Close Close

Portfolio > Economy & Markets > Stocks

Bonds, Not Stocks, Are the Future for Active ETFs

Your article was successfully shared with the contacts you provided.

Fixed income ETFs are latecomers to the ETF universe, but they’re growing, providing liquidity and price discovery in the bond market and investment assets for active fund managers.

“A ton of actively managed mutual funds own HYG or LQD,” said Eric Balchunas, ETF analyst at Bloomberg Intelligence, referring to the high yield and investment grade bond index ETFs from iShares. He hosted one of several panels at this week’s Inside ETFs conference dedicated to the fixed income market.

The use of such indexes is one of the best ways for active managers to “outperform in the long haul,” according to Derek Pines, analyst and portfolio manager at Bramshill Investments.

Fixed income ETFs first launched in 2002, almost a decade after the first equity ETF, the SPDR S&P 500 (SPY) did. They currently account for just under $450 billion worth of assets in the ETF universe compared with about $2.5 trillion in equity assets even though the global bond market – with $100 trillion in assets – is about 30% larger than the global stock market. But they appear to be the best hope of the ETF market for actively managed funds.

Currently most fixed income ETFs are passive funds that track bond market indexes such as the iShares iBoxx High Yield Corporate bond index (HYG) or iShares iBoxx Investment Grade Corporate Bond index (LQD), but there are also smart beta fixed income funds like the Barclays Yield Enhanced U.S. Aggregate Bond Fund (AGGY) that overweight higher yielding bonds, and a growing number of actively managed ETFs, such as PIMCO Total Return Active Exchange-Traded Fund (BOND).

In the U.S. most passive bond ETFs are linked to the Barclays U.S. Aggregate Bond Index (AGG), which is heavily weighted toward Treasuries and excludes high yield and Treasury inflation-protected securities (TIPS), said Natalie Zahradnik, executive vice president of PIMCO, leaving actively managed ETFs “lots of room to grow.”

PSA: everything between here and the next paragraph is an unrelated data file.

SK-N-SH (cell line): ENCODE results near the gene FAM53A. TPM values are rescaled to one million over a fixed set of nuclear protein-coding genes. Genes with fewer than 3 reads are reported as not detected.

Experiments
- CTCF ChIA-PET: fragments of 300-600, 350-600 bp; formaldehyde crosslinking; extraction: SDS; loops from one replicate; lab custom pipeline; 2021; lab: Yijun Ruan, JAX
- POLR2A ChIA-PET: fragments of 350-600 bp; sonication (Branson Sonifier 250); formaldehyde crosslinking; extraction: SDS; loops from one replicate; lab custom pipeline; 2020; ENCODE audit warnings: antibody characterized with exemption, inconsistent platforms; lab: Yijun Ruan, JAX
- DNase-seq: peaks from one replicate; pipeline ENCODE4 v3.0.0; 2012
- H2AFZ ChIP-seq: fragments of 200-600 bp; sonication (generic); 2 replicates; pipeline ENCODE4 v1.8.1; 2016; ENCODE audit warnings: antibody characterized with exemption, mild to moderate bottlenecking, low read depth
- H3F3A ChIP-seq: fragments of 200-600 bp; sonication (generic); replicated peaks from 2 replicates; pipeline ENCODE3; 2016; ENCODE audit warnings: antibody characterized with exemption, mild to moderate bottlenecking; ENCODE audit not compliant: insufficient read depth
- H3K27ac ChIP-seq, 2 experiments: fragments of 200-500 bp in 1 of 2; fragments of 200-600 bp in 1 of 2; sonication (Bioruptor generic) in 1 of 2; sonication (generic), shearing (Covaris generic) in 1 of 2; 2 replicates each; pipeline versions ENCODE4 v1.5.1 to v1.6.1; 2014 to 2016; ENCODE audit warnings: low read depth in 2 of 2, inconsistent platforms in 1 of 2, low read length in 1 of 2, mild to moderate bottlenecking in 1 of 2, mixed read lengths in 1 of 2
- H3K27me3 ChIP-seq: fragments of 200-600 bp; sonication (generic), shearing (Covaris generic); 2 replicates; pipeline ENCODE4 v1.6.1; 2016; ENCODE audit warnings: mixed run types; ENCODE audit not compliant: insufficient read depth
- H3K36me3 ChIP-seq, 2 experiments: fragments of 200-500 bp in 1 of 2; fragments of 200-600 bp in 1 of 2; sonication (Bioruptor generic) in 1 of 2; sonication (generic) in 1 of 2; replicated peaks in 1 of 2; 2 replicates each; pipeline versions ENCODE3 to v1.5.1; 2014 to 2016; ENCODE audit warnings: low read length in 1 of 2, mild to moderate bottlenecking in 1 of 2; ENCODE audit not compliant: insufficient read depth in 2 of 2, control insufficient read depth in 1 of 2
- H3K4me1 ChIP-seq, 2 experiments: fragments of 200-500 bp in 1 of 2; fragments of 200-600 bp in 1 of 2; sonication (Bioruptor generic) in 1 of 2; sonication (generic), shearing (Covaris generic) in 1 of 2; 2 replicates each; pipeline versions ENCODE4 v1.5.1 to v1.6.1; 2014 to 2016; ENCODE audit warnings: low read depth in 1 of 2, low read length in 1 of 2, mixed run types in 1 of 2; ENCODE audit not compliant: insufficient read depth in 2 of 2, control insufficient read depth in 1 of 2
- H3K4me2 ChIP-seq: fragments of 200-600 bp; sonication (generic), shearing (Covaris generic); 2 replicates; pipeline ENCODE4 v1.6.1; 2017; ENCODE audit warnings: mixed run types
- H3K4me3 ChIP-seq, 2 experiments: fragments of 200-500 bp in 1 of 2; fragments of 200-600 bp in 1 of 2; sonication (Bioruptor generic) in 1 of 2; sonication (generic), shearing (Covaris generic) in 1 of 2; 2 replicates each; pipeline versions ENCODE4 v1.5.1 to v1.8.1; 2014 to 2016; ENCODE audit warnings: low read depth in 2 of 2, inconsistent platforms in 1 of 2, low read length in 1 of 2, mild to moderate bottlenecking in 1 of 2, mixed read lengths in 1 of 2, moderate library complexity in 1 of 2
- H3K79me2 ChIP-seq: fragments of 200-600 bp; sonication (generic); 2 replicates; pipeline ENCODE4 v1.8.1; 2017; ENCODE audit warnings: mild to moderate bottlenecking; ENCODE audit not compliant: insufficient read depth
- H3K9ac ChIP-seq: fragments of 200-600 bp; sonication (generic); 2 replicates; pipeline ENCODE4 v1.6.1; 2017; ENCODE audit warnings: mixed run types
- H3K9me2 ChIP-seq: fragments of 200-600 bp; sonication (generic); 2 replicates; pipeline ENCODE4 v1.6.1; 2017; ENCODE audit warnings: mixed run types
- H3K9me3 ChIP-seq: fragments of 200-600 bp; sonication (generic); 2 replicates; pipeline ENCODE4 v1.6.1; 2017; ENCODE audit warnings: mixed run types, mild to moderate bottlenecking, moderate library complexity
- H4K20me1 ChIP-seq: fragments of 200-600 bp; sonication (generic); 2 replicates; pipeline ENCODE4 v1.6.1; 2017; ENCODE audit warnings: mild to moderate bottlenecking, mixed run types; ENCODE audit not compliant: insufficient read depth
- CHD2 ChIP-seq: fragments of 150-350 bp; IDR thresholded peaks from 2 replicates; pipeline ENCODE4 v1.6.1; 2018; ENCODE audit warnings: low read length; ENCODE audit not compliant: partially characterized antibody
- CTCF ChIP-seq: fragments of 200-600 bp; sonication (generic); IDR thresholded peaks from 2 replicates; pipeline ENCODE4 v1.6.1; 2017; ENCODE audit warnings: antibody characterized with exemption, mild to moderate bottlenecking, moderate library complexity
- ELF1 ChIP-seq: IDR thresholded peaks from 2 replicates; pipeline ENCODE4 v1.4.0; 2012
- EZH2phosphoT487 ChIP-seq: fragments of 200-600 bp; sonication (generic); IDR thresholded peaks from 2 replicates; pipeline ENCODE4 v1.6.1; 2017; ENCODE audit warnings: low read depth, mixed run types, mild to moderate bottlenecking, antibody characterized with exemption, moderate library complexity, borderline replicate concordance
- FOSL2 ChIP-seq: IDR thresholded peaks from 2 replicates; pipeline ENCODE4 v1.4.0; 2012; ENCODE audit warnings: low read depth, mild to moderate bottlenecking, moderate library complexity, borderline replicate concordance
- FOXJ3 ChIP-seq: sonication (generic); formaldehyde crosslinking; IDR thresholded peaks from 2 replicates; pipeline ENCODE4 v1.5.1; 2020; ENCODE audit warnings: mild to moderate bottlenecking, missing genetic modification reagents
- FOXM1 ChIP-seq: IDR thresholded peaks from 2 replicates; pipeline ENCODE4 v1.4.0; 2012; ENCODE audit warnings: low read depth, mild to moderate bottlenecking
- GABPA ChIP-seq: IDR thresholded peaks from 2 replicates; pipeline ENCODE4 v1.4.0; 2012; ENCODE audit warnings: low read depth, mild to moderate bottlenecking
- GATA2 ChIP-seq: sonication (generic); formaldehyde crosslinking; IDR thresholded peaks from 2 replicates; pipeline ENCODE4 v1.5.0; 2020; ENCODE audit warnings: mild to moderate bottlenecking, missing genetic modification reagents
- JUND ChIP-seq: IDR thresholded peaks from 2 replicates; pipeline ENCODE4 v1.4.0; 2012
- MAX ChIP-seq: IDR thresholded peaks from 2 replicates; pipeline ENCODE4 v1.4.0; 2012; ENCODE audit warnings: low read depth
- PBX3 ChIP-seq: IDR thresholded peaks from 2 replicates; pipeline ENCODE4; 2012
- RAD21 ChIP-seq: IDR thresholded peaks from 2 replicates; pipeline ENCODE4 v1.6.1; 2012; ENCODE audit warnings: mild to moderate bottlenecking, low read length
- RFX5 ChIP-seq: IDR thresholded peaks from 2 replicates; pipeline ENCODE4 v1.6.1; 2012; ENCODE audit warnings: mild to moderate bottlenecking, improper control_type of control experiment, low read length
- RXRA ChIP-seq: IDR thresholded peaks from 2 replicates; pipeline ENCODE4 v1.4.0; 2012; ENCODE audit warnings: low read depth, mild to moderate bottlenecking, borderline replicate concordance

In addition, there is more interest in actively managed bonds ETFs than actively managed equity ETFs because of disclosure issues. ETFs usually requires disclosure of holdings daily.

“Equity fund managers don’t want others to know what they have in portfolios,” explained Michael Iachini, who leads the research effort on mutual fund and ETF lists for Charles Schwab Investment Advisory. They don’t want to show their hand fear of losing a competitive edge.

‘It’s not the same for bond markets,” said Iachini, explaining that bond fund managers traditionally buy and sell securities in an over-the-counter market, based on personal relationships, not on an open exchange, as stocks are traded.

In addition, there are thousands of bonds in the U.S. Aggregate index, which makes it impossible to replicate, and the index covers ohnly 17% of overall bond market – both reasons an actively managed bond ETF makes sense.

“Active management can provide better exposure to sector not represented in the aggregate,” said Zahradnik. “They can get better exposure to sectors not represented in the Aggregate” in an investment that’s “less volatile and can increase risk-adjusted returns.”

 — Related on ThinkAdvisor: